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Keywords

emergency service, HIV, hospital, mass screening, nurses, prevention and control, targeted screening

 

Authors

  1. Leblanc, Judith
  2. Cote, Jose
  3. Auger, Patricia
  4. Rouleau, Genevieve
  5. Bastide, Theophile
  6. Piquet, Helene
  7. Fromentin, Helene
  8. Jegou, Carole
  9. Duchene, Gaelle
  10. Verbrugghe, Rachel
  11. Lancien, Cecile
  12. Simon, Tabassome
  13. Cremieux, Anne-Claude
  14. for the DICI-VIH (Depistage Infirmier CIble du VIH) group

Abstract

Background: Optimizing care continuum entry interventions is key to ending the HIV epidemic. Offering HIV screening to key populations in emergency departments (EDs) is a strategy that has been demonstrated to be effective. Analyzing patient and provider perceptions of such screening can help identify implementation facilitators and barriers.

 

Objectives: The aim of this study was to investigate the acceptability of offering nurse-driven HIV screening to key populations based on data collected from patients, nurses, and other service providers.

 

Methods: This convergent mixed-methods study was a substudy of a cluster-randomized two-period crossover trial conducted in eight EDs to evaluate the effectiveness of the screening strategy. During the DICI-VIH (Depistage Infirmier CIble du VIH) trial, questionnaires were distributed to patients aged 18-64 years. Based on their responses, nurses offered screening to members of key populations.

 

Over 5 days during the intervention period in four EDs, 218 patients were secondarily questioned about the acceptability of screening. Nurses completed 271 questionnaires pre- and posttrial regarding acceptability in all eight EDs. Descriptive analyses were conducted on these quantitative data. Convenience and purposeful sampling was used to recruit 53 providers to be interviewed posttrial. Two coders conducted a directed qualitative content analysis of the interview transcripts independently.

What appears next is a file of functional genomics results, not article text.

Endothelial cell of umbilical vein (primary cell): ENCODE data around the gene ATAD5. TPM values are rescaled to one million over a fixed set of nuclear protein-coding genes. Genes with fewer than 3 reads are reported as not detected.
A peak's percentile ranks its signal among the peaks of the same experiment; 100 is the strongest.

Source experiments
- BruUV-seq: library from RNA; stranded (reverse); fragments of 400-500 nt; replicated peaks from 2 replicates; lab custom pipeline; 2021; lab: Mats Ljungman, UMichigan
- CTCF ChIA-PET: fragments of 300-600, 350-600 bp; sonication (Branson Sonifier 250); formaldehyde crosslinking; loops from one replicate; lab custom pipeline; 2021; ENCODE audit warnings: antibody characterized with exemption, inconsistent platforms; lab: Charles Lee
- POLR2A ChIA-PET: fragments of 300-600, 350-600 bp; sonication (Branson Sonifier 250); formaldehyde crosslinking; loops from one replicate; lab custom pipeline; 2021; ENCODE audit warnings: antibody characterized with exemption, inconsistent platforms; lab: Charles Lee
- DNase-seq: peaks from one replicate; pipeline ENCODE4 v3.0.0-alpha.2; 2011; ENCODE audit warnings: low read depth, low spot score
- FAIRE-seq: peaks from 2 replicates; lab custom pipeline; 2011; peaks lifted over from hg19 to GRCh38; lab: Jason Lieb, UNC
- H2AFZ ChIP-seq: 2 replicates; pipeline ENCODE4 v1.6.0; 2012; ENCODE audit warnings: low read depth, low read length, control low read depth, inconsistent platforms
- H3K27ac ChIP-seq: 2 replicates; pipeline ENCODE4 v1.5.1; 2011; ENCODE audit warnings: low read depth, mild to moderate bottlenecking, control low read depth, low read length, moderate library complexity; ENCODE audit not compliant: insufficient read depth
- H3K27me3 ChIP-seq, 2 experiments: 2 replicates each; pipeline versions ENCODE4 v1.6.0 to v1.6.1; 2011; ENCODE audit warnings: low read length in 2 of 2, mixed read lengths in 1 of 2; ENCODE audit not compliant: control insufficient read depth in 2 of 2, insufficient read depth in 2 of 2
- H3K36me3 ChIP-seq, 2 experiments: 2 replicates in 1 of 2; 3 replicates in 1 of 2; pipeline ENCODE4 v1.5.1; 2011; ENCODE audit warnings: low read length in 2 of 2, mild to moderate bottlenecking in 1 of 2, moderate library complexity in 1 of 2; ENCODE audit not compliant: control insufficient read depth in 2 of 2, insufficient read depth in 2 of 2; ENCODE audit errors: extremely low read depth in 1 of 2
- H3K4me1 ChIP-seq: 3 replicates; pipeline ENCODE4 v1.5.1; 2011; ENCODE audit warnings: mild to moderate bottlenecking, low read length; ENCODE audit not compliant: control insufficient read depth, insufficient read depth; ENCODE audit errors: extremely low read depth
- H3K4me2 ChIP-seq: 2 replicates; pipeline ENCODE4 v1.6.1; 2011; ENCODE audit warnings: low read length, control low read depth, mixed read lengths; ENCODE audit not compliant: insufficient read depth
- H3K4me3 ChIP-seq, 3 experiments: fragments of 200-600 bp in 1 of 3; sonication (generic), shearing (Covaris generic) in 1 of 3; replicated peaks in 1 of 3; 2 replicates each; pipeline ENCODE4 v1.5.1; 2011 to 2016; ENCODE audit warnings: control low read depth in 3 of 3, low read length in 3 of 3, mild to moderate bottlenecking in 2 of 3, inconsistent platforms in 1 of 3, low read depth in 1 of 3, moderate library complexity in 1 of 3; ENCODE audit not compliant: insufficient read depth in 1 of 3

Results: The vast majority of patients (95%) were comfortable with questions asked to determine membership in key populations and agreed (89%) that screening should be offered to key populations in EDs. Nurses mostly agreed that offering screening to key populations was well accepted by patients (62.2% pretrial and 71.4% posttrial), was easy to implement, and fell within the nursing sphere of competence. Pretrial, 73% of the nurses felt that such screening could be implemented in EDs. Posttrial, the proportion was 41%. Three themes emerged from the interviews: preference for targeted screening and a written questionnaire to identify key populations, facilitators of long-term implementation, and implementation barriers. Nurses were favorable to such screening provided specific conditions were met regarding training, support, collective involvement, and flexibility of application to overcome organizational and individual barriers.

 

Discussion: Screening for key populations was perceived as acceptable and beneficial by patients and providers. Addressing the identified facilitators and barriers would help increase screening implementation in EDs.